Obesity remains a serious health problem and it is no secret that many people want to lose weight. Behavioral economists typically argue that “nudges” help individuals with various decisionmaking flaws to live longer, healthier, and better lives. In an article in the new issue of Regulation, Michael L. Marlow discusses how nudging by government differs from nudging by markets, and explains why market nudging is the more promising avenue for helping citizens to lose weight.
In Bootleggers & Baptists: How Economic Forces and Moral Persuasion Interact to Shape Regulatory Politics, economists Bruce Yandle and Adam Smith explain how money and morality are often combined in politics to produce arbitrary regulations benefiting cronies, while constraining productive economic activities by the general public.
Featuring Patrick Michaels with comments by John Fialka and Seth Borenstein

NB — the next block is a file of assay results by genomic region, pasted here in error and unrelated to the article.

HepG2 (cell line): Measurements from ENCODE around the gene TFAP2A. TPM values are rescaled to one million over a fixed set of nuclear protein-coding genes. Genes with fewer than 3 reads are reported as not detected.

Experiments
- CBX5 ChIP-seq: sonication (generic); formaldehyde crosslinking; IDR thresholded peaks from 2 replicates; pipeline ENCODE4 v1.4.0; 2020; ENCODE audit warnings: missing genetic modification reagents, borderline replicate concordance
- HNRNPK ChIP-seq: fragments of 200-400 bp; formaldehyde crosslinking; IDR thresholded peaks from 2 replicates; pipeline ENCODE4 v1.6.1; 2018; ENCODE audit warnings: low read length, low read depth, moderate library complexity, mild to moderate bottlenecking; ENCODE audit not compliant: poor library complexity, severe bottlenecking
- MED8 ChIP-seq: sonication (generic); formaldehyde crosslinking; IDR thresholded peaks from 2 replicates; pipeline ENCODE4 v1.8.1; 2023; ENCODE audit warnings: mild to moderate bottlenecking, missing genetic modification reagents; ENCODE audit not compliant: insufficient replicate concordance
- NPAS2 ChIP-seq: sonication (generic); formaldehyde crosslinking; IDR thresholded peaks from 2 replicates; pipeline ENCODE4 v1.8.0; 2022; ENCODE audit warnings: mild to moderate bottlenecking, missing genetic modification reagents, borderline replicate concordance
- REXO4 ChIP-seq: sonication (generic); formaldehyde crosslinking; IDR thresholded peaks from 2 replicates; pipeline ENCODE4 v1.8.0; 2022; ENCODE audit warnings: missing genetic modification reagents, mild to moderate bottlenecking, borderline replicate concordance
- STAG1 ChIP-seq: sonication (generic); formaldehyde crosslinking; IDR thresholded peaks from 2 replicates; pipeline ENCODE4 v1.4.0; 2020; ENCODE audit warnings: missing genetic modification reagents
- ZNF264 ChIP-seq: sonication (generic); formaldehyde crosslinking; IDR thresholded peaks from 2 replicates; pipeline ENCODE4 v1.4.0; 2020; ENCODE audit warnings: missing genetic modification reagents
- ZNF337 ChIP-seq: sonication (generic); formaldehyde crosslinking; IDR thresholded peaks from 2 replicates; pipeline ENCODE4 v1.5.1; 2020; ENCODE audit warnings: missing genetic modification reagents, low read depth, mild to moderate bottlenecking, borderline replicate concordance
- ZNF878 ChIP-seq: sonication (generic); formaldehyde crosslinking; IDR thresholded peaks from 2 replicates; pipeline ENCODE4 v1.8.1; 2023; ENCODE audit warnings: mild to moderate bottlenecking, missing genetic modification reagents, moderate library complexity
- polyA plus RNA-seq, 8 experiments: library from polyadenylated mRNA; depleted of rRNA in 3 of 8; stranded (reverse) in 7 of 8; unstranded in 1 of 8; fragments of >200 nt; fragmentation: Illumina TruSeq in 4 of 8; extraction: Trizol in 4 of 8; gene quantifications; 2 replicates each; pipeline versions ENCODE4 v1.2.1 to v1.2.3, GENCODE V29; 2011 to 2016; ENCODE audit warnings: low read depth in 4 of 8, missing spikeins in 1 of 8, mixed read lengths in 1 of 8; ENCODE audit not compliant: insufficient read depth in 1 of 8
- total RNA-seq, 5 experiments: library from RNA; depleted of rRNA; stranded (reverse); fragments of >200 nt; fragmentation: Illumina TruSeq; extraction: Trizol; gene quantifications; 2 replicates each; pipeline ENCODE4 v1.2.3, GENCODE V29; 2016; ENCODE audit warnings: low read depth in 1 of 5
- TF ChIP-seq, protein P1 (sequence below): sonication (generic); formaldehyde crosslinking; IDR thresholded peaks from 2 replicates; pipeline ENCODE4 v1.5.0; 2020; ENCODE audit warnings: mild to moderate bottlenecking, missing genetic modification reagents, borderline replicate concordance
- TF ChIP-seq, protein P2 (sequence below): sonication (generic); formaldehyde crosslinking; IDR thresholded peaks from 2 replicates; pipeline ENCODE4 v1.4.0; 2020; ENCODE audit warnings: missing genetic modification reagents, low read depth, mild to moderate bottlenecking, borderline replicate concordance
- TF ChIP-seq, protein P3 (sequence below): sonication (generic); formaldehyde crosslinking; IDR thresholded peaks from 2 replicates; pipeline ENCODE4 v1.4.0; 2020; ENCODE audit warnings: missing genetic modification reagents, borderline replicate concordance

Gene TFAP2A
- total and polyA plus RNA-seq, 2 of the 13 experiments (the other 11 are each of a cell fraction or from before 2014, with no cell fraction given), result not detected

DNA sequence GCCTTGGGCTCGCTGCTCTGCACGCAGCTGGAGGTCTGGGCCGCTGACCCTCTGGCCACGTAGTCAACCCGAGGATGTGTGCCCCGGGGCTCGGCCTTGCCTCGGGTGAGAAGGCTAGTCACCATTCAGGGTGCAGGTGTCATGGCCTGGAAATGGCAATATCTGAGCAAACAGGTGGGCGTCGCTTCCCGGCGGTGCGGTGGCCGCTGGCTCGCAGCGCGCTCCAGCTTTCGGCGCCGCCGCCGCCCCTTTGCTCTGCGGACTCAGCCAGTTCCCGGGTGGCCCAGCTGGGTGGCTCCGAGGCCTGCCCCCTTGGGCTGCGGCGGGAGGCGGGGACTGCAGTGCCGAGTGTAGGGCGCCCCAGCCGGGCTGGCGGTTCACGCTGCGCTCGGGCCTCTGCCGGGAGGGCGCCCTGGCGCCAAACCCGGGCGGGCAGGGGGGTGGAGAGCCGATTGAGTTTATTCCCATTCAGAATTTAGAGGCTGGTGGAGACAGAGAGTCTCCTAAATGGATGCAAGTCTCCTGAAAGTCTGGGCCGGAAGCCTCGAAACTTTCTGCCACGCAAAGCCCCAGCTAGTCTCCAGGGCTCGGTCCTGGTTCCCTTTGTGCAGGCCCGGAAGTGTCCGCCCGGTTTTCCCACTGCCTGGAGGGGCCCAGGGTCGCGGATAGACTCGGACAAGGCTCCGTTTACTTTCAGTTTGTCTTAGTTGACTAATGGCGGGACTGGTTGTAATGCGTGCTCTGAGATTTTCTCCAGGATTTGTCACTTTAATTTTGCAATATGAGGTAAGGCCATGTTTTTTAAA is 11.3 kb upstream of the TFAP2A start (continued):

The debate about global climate change is heating up again. Vice President Al Gore continues to hammer away at the need to control greenhouse gas emissions while the next scientific report of the U.N. Intergovernmental Panel on Climate Change is being prepared for release early next year. Patrick Michaels, professor of environmental sciences at the University of Virginia and coauthor of a new book on global warming, discussed the present state of both the scientific and political debates surrounding climate change. Environmental journalists John Fialka of the Wall Street Journal and Seth Borenstein of Knight-Ridder led the discussion thereafter.